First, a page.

The most essential expression of Sincerity is a desire for a deeper connection with both nature and the self. Again – using Social Media trends as the protagonist – the ubiquity of tech in our lives is creating a hunger for a reconnection with nature; silence, stillness, and calm: natural materials, natural ingredients, natural colours, organic, vegan, unprocessed, as nature intended, balanced; beautiful places, crystals, healing, wellness, mindfulness, yoga, spirituality, self care, intention. A mere decade ago, these were fringe niches. Now they have mass appeal, in perfect negative correlation with the rise in smart tech.
Sophistication is a simple equation, a balancing act between conspicuous wealth and understatement. Such as balance is easy to attain if a brand is aware its voice, story and customer.
But I really fear for established Luxury brands that fail to adapt to the unstoppable trend of Sincerity, and the rapid change in branding and marketing that it demands. There are young Challenger brands who are built by social-media natives, and adopt the rules of Sincerity instinctively – they’re wolves at the door, ready to take market share away from old institutions that cannot move as quickly.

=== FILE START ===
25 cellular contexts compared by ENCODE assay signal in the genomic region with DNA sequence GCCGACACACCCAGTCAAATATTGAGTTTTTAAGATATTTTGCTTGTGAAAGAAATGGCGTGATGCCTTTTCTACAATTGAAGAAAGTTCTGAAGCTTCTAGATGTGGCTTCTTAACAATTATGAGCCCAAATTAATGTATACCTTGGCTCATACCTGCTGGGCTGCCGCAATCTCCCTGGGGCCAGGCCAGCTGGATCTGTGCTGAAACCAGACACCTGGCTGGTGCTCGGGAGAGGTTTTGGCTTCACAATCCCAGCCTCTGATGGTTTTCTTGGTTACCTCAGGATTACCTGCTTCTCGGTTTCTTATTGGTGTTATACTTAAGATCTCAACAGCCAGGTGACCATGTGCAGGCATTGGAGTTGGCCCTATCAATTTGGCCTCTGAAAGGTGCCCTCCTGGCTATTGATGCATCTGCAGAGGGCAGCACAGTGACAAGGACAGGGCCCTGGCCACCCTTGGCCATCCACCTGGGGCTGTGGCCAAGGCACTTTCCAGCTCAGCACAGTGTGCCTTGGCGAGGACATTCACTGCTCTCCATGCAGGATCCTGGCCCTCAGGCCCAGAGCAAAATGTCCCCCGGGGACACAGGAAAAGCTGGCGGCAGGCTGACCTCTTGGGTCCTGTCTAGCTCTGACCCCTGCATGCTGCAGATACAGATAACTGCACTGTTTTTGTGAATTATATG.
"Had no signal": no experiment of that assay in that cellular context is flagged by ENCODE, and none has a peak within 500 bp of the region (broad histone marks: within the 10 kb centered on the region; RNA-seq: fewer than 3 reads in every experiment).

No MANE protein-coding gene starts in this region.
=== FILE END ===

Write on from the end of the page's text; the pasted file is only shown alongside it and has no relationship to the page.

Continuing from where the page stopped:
Dream Crazier by Nike… Feminist platform…
…versus Gillette’s take on #MeToo
Sincerity is like the peacock’s features – it cannot lie. Whilst consumers will forgive a brand’s occasional misuse of the Sophistication equation, a brand will suffer grave consequences for abusing the code of Sincerity, by clumsily tacking on lip service to Authenticity. One recent case study was Gillette, who miss-used the #metoo movement to sell men’s razors. The physiology of Gillette’s brand, unlike Nike, cannot accommodate a platform for Feminism – it is so far outside of Gillette’s brand conversation, their attempt to ‘be like Nike’ resulted in patronizing its customers. The lesson: sincerity can only be sincere, and when it’s not, it amplifies the opposite effect. Larger, more established brands must think about this very deeply; reputations will be made and lost by the level to which a brand’s narrative is able to hold up in the coming Age of Sincerity.
In the third part of this series, I will talk about the LAST PLACE LEFT for luxury brands to differentiate themselves…